This post is currently collecting data… COVID-19 has forever changed the way we do business in nearly every industry, financial services included. In the second session of Directors & Dialogue December, hosted by CUES, finance and fintech expert Chris Skinner, chair of the European networking forum The Financial Services Club and chair of Nordic Finance Innovation, discussed how credit unions can adapt and grow digital strategy to be successful in a post-pandemic world without the big budgets of the mega banks.A K-Shaped RecoveryThough politicians and business leaders have lamented the unexpectedness of the coronavirus pandemic, Skinner dismisses this as a sign of poor planning. “It was completely predictable. If you saw the 2012 movie Contagion with Jude Law, we all knew it was coming one day,” he said. “It’s just that we didn’t plan for it.”Or at least, we didn’t plan for it the right way. Skinner noted that banks developing their business continuity plans focused too much on the physical aspect of operations. “They should have had a disaster recovery plan for if people had no office to go to, whereas their physical disaster recovery plan was to have another office.” ShareShareSharePrintMailGooglePinterestDiggRedditStumbleuponDeliciousBufferTumblr This is placeholder text continue reading »
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Advertisement Chelsea beat Arsenal to win the Europa League (Getty Images)‘For example tonight we’re talking about negative things when they’re in a European final.‘We should be talking about what a good season Chelsea are having.‘Being in the Champions League and playing two finals.‘So some things needs to change in this case for sure.’More: Arsenal FCArsenal flop Denis Suarez delivers verdict on Thomas Partey and Lucas Torreira movesThomas Partey debut? Ian Wright picks his Arsenal starting XI vs Manchester CityArsene Wenger explains why Mikel Arteta is ‘lucky’ to be managing Arsenal Cesc Fabregas is unhappy with the ‘negativity’ surrounding Chelsea (BT Sport)Cesc Fabregas admits he is unhappy with the ‘negativity’ surrounding Chelsea and has blamed the club’s hierarchy for not being more transparent with supporters.Maurizio Sarri guided Chelsea to a top-four spot in the Premier League and ended the season with a trophy as his side sealed a 4-1 victory over Arsenal in the Europa League final on Wednesday evening.But reports have claimed that Sarri will leave Stamford Bridge this summer, which means Chelsea would be looking for their third manager in as many years.‘From inside, all these years that I spent at Chelsea, sometimes there’s such a negativity surrounding the club for so many things,’ Fabregas told BT Sport.AdvertisementAdvertisementADVERTISEMENT‘[Jose] Mourinho leaves the club, have a fight. [Antonio] Conte leaves the club, they go to court. Cesc Fabregas hits out at Chelsea board as Maurizio Sarri secures Europa League win over Arsenal Advertisement Metro Sport ReporterThursday 30 May 2019 2:43 amShare this article via facebookShare this article via twitterShare this article via messengerShare this with Share this article via emailShare this article via flipboardCopy link22Shares Maurizio Sarri’s future remains undecided at Chelsea (AMA/Getty Images)‘Some of the biggest legends playing for Chelsea in recent times, [Thibaut] Courtois, Diego Costa.‘The club doesn’t come out and tell things the way they are, so they just let the fans think whatever they want to think.More: FootballRio Ferdinand urges Ole Gunnar Solskjaer to drop Manchester United starChelsea defender Fikayo Tomori reveals why he made U-turn over transfer deadline day moveMikel Arteta rates Thomas Partey’s chances of making his Arsenal debut vs Man City‘They don’t have enough information and someone should come out every now and then and talk to the press, say what’s happening.‘If not there’s so many questions marks around the club and the press talk and talk and talk. It just brings negativity.‘It should be always positivity surrounding everyone at the club.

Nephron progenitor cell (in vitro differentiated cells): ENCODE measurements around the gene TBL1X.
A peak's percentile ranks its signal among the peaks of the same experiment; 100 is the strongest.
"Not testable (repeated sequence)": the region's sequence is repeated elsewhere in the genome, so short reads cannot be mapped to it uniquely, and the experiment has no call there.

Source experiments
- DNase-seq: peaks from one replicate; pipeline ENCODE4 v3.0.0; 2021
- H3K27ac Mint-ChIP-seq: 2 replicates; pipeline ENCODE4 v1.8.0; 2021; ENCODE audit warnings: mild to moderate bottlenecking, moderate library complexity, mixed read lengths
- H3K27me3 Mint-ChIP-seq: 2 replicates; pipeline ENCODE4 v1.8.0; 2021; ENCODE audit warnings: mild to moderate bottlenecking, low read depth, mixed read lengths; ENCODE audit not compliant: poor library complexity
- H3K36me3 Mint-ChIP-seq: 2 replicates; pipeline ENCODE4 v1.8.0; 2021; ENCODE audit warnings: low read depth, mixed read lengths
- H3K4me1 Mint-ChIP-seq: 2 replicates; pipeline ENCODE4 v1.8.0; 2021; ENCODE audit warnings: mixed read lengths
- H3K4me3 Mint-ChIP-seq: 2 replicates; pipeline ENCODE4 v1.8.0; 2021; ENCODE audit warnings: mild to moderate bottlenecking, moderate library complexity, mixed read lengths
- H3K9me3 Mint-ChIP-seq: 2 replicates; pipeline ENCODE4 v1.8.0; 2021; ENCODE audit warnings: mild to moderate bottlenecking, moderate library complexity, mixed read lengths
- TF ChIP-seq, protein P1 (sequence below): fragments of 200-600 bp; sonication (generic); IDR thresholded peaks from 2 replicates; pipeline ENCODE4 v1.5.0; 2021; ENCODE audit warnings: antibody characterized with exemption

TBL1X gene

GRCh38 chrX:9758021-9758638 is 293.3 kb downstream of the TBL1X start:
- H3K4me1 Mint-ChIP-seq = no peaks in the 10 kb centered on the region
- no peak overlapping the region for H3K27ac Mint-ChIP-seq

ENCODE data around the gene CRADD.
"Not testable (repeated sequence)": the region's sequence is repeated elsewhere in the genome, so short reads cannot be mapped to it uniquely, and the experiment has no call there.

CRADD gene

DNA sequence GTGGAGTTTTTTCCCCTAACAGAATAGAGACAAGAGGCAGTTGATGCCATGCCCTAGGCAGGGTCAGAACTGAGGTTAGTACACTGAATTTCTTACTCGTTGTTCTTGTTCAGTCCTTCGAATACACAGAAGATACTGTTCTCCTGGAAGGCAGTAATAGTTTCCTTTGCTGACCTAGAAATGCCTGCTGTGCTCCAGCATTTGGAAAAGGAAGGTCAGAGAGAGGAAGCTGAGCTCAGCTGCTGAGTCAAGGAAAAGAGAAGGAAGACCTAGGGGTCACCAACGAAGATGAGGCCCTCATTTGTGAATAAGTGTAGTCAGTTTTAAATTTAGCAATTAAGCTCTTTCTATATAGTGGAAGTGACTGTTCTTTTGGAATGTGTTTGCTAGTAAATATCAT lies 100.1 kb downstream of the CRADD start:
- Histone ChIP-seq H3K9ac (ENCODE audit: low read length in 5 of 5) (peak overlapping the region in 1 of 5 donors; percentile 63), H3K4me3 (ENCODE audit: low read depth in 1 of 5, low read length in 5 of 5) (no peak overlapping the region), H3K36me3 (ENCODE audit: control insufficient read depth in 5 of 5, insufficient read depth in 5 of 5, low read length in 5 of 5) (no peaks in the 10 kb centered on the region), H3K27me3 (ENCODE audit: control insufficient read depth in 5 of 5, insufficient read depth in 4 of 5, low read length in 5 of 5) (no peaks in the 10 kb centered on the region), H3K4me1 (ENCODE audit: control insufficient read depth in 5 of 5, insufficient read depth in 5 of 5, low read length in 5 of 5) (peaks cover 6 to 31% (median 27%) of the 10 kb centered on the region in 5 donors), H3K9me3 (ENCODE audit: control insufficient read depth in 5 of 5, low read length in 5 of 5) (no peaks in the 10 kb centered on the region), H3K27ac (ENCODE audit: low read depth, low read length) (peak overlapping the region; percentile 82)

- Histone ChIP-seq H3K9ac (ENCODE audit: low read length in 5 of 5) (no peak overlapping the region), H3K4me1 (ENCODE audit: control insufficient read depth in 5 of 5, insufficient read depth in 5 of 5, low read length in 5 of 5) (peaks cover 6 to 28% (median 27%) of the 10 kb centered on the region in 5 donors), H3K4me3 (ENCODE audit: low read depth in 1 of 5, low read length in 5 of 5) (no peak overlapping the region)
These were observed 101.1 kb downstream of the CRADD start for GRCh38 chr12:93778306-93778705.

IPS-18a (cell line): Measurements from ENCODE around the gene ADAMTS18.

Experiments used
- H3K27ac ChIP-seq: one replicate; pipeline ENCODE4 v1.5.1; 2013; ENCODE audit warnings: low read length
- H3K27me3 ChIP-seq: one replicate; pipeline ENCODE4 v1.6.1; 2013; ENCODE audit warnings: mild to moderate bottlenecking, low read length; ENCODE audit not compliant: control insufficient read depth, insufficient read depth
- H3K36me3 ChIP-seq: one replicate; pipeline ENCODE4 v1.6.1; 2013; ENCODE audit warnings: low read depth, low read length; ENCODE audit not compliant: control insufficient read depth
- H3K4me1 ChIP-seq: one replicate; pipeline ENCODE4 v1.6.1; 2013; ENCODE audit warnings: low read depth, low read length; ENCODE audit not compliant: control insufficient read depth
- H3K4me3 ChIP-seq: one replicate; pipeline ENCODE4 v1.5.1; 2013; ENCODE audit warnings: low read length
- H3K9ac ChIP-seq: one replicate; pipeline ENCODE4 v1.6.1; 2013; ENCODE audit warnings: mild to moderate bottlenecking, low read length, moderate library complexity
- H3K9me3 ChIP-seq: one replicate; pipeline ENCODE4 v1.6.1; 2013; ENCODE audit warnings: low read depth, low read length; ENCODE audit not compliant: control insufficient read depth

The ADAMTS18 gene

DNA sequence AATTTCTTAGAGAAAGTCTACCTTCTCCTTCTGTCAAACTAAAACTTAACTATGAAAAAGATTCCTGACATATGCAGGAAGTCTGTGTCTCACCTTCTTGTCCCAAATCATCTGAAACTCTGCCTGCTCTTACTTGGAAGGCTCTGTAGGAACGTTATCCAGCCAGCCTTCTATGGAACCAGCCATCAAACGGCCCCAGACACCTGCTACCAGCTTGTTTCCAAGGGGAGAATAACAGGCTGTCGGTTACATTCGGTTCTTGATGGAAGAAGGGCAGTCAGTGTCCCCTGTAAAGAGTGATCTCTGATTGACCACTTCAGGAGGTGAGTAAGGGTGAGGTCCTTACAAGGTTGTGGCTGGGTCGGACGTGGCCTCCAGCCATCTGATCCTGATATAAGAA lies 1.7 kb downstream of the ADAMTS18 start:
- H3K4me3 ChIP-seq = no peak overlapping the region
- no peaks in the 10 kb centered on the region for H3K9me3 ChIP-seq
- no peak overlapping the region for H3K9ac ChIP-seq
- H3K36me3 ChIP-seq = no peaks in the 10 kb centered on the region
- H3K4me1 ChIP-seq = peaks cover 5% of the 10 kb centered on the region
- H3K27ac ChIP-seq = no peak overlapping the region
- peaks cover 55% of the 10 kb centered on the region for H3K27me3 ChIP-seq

MP Pension’s business model was to build up a large capital buffer, enabling it to put a long-term investment strategy in place in spite of turbulence on the financial markets.Its solvency coverage increased to 1.26% at the end of 2015 from 1.08% a year before, according to the annual data.Meanwhile, AP’s solvency coverage grew to 1.4% from 1.2%, and PJD’s coverage rose to 1.61% from 1.35%.Each of the three pension funds, however, saw its total assets fall during the year and costs increase.In December, Unipension, set up by the three professional pension funds to manage their assets and administration collectively, announced that AP and PJD decided to quit the alliance and move their funds to Sampension.Commenting on the upcoming move, AP chairman Mette Carsted said in the annual report: “In Sampension, we can look forward to becoming part of an even larger joint company, with the economies of scale that will yield.”In 2015, MP Pension saw total assets fall to DKK112bn from DKK117bn.It is set to continue alone at Unipension from 1 January 2017, when AP and PJD will leave.AP reported that total assets fell to DKK9.2bn at the end of 2015 from DKK9.6bn, while PJD said total assets fell to DKK14.1bn from DKK14.7bn.Costs at MP Pension rose 1.7% in 2015 to DKK529 per member, but the two funds leaving Unipension saw much steeper rises in costs, with AP’s costs climbing 43% to DKK1,263 per member and PJD’s costs up 32% to DKK1,319.All three pension funds put the rise in costs down to extraordinary costs as a result of the termination of the cooperation at Unipension. The three Danish professional pension funds run by pensions manager Unipension saw costs surge by up to 43% last year because of their upcoming split as the smaller two prepare to shift their operations to rival provider Sampension.In their 2015 annual reports, the Architects’ Pension Fund (AP), the Pension Fund for Agricultural Academics and Veterinary Surgeons (PJD) and the Danish Pension Fund for MAs, MScs and PhDs (MP Pension) said pre-tax returns for the year fell to 5.1%, 4.7% and 4.4%, respectively, from 10.2%, 10.5% and 10.2% the year before.But their active investment management generated returns above the reference indices, the pension funds said.Egon Kristensen, chairman at MP Pension – largest of the three schemes – said: “The pension fund produced a competitive return for members once more in 2015.”